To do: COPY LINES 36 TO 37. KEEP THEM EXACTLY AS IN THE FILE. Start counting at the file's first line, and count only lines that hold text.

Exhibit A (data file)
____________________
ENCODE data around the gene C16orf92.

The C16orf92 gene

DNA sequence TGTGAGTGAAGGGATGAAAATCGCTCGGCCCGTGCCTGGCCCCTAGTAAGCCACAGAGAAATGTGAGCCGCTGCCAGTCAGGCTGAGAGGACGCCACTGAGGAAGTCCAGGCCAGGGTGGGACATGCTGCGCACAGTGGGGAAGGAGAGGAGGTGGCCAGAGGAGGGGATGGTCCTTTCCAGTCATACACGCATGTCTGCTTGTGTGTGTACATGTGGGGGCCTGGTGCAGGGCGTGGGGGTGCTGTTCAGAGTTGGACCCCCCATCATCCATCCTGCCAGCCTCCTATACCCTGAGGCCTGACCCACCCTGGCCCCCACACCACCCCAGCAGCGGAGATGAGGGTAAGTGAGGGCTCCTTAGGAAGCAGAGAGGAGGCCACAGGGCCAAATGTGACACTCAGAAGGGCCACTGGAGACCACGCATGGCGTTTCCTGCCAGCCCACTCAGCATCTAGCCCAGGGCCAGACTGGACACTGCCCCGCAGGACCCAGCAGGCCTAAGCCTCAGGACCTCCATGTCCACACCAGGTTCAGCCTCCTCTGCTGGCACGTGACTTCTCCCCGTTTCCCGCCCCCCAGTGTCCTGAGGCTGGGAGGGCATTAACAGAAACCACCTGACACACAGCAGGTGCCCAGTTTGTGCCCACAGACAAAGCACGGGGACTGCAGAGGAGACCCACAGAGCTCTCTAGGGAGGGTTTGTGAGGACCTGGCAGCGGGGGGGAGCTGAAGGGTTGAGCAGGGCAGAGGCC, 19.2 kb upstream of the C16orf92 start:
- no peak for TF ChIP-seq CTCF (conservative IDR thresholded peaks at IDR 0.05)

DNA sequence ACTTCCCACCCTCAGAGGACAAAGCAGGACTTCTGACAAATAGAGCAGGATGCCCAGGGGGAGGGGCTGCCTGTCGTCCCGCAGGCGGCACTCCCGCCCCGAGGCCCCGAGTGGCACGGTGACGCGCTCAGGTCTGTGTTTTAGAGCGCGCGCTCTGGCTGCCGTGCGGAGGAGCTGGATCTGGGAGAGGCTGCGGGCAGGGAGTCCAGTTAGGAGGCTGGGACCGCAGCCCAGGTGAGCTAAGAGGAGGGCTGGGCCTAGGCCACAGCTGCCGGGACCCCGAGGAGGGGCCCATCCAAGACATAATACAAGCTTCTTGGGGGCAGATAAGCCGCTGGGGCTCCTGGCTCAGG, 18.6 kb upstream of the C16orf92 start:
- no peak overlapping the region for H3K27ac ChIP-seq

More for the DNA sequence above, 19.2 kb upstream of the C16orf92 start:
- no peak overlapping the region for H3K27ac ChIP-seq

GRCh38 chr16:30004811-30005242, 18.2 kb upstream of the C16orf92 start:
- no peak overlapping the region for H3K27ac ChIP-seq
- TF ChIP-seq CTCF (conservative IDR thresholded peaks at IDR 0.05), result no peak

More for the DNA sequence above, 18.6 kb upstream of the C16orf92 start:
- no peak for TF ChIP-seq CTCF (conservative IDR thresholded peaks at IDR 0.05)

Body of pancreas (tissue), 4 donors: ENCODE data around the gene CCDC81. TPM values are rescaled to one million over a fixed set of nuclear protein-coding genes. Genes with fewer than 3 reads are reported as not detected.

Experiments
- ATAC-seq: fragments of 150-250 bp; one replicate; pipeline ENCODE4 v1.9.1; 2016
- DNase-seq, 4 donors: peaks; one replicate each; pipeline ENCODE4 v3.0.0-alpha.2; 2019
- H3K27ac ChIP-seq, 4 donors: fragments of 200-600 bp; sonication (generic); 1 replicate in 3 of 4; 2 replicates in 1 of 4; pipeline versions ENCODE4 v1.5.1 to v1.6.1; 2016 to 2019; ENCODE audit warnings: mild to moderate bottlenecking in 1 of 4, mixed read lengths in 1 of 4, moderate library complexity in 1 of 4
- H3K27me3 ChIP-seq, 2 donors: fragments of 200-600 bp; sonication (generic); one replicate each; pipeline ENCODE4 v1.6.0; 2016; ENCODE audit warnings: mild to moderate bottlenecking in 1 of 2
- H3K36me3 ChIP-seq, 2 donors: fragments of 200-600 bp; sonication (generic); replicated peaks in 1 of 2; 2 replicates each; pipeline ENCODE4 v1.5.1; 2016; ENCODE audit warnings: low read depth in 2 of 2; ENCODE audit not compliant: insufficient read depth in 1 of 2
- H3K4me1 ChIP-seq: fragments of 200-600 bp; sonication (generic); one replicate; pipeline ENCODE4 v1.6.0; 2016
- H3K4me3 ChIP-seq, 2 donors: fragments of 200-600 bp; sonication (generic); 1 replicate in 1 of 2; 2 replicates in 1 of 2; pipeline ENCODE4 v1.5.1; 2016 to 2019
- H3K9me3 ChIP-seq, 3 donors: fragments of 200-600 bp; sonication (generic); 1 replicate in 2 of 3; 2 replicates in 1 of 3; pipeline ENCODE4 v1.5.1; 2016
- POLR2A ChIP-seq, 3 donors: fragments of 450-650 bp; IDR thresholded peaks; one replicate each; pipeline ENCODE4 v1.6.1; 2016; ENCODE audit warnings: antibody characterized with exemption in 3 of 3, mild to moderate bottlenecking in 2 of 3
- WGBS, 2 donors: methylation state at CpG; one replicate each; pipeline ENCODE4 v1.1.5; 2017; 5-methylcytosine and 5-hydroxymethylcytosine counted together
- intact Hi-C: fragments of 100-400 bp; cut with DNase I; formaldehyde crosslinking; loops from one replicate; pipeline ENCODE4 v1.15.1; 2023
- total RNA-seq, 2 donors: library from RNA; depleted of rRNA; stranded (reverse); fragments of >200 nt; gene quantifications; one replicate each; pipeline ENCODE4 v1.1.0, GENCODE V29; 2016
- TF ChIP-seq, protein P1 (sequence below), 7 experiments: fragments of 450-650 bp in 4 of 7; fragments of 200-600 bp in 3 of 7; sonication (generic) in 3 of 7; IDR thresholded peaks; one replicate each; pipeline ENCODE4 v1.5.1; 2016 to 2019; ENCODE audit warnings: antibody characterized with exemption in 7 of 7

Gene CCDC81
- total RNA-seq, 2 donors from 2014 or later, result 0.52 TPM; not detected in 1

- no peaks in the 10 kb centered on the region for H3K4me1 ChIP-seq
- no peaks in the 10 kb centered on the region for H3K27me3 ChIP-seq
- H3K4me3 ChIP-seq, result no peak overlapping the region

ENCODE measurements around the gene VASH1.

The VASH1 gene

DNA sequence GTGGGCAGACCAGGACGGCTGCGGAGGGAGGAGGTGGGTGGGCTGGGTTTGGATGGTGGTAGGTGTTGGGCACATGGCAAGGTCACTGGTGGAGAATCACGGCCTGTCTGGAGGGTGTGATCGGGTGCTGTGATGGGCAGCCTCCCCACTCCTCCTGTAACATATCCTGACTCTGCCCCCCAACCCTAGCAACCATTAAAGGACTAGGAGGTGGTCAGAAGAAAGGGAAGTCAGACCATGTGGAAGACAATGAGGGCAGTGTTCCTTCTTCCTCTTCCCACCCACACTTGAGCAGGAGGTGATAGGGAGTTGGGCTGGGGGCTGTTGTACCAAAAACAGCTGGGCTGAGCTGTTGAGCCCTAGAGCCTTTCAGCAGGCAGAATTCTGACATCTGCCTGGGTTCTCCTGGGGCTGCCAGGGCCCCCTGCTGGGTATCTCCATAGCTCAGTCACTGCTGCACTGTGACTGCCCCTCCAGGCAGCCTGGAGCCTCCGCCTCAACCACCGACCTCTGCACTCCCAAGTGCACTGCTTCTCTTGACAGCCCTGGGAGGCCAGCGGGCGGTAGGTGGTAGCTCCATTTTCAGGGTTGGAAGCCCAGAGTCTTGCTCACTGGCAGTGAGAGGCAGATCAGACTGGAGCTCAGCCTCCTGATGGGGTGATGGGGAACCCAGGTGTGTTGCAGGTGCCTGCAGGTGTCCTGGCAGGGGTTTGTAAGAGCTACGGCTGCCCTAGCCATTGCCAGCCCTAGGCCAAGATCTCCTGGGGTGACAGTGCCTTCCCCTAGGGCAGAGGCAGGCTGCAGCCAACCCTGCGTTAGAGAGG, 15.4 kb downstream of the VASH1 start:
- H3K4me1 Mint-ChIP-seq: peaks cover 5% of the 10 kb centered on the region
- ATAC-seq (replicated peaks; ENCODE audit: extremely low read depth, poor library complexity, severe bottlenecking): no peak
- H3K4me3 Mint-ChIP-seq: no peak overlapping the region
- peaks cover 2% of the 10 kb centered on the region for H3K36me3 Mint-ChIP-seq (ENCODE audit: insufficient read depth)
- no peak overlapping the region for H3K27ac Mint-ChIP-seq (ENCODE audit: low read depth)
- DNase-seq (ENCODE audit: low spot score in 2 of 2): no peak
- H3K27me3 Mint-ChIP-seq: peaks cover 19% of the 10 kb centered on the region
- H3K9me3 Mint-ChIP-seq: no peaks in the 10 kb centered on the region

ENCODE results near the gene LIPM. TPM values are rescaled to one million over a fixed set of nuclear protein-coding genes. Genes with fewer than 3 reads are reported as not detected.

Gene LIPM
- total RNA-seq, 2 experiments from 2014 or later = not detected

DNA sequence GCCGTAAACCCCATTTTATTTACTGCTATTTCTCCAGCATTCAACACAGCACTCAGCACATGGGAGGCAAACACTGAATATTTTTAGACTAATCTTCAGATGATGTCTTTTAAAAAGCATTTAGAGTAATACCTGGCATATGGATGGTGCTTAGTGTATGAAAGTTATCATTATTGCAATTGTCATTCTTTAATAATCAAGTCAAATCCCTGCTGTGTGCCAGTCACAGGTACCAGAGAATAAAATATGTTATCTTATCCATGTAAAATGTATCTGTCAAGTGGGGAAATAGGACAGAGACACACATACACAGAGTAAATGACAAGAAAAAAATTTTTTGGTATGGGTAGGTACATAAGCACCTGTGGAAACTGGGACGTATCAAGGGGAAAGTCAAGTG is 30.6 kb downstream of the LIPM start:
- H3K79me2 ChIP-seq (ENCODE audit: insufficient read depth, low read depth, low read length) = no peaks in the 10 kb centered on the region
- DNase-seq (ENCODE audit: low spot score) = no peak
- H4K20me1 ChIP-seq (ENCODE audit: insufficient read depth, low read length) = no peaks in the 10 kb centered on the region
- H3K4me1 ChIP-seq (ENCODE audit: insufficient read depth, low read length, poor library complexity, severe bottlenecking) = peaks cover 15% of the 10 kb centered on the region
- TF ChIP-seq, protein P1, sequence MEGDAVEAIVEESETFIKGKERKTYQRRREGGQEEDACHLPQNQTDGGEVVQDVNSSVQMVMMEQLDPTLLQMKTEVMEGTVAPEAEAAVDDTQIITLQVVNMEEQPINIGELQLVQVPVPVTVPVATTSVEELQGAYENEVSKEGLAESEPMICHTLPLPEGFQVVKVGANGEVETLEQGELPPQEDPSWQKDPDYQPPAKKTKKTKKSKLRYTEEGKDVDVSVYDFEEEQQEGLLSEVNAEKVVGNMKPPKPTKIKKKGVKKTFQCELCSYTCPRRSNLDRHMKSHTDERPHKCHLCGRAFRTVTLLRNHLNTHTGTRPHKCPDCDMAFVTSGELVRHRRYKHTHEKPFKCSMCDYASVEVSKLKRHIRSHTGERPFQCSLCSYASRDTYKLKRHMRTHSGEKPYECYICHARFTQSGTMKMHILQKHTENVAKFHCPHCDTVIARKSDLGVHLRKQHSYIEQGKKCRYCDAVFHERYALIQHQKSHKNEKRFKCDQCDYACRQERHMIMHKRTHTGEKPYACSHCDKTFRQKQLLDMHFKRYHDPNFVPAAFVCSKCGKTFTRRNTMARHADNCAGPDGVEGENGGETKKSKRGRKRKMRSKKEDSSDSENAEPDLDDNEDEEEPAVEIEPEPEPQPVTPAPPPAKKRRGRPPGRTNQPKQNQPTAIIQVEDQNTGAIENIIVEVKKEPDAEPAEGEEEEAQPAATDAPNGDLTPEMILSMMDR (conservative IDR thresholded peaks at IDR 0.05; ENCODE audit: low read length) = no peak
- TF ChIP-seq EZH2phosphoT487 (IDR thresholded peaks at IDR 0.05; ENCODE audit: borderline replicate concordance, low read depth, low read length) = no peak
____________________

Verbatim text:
DNA sequence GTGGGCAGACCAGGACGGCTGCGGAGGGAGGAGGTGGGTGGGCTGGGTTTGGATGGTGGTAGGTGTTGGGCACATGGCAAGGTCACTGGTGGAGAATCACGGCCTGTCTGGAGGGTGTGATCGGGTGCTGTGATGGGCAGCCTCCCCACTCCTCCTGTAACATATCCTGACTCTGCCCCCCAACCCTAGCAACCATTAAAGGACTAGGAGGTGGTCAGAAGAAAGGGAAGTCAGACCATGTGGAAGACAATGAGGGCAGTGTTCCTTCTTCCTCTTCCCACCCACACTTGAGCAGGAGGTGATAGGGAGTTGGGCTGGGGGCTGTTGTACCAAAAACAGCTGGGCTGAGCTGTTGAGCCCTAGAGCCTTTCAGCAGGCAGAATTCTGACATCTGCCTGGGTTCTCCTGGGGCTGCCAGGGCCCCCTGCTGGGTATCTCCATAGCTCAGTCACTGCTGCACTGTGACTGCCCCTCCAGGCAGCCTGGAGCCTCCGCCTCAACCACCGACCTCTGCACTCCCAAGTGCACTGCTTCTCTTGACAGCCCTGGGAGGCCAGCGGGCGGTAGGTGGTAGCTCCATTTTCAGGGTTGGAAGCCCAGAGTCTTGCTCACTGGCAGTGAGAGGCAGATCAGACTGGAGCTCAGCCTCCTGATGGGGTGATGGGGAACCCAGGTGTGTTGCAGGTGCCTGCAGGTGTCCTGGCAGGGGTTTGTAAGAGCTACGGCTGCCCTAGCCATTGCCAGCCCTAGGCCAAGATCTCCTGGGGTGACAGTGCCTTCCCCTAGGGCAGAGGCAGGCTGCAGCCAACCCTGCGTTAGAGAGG, 15.4 kb downstream of the VASH1 start:
- H3K4me1 Mint-ChIP-seq: peaks cover 5% of the 10 kb centered on the region